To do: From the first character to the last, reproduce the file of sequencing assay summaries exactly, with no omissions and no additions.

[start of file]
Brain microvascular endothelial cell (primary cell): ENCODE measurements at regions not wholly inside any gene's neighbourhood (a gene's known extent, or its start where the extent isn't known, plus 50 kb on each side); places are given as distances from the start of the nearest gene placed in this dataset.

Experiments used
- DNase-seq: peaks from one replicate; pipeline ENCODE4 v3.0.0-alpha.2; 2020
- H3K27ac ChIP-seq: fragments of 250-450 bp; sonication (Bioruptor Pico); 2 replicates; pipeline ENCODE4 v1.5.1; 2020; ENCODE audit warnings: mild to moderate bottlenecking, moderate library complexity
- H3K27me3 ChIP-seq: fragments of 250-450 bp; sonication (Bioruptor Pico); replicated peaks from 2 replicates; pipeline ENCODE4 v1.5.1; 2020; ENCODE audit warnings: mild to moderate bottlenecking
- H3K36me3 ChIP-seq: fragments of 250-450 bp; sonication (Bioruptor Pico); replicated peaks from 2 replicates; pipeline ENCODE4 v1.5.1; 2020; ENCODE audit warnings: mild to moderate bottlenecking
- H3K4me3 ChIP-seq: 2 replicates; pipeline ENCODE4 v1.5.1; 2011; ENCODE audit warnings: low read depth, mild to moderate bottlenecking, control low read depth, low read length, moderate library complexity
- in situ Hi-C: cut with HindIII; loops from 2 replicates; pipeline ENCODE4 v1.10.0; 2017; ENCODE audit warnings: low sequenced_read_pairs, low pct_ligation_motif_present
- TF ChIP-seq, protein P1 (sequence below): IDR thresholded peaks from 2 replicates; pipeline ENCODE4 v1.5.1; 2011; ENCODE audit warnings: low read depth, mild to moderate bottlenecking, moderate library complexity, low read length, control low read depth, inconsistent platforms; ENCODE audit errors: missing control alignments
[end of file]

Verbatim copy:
Brain microvascular endothelial cell (primary cell): ENCODE measurements at regions not wholly inside any gene's neighbourhood (a gene's known extent, or its start where the extent isn't known, plus 50 kb on each side); places are given as distances from the start of the nearest gene placed in this dataset.

Experiments used
- DNase-seq: peaks from one replicate; pipeline ENCODE4 v3.0.0-alpha.2; 2020
- H3K27ac ChIP-seq: fragments of 250-450 bp; sonication (Bioruptor Pico); 2 replicates; pipeline ENCODE4 v1.5.1; 2020; ENCODE audit warnings: mild to moderate bottlenecking, moderate library complexity
- H3K27me3 ChIP-seq: fragments of 250-450 bp; sonication (Bioruptor Pico); replicated peaks from 2 replicates; pipeline ENCODE4 v1.5.1; 2020; ENCODE audit warnings: mild to moderate bottlenecking
- H3K36me3 ChIP-seq: fragments of 250-450 bp; sonication (Bioruptor Pico); replicated peaks from 2 replicates; pipeline ENCODE4 v1.5.1; 2020; ENCODE audit warnings: mild to moderate bottlenecking
- H3K4me3 ChIP-seq: 2 replicates; pipeline ENCODE4 v1.5.1; 2011; ENCODE audit warnings: low read depth, mild to moderate bottlenecking, control low read depth, low read length, moderate library complexity
- in situ Hi-C: cut with HindIII; loops from 2 replicates; pipeline ENCODE4 v1.10.0; 2017; ENCODE audit warnings: low sequenced_read_pairs, low pct_ligation_motif_present
- TF ChIP-seq, protein P1 (sequence below): IDR thresholded peaks from 2 replicates; pipeline ENCODE4 v1.5.1; 2011; ENCODE audit warnings: low read depth, mild to moderate bottlenecking, moderate library complexity, low read length, control low read depth, inconsistent platforms; ENCODE audit errors: missing control alignments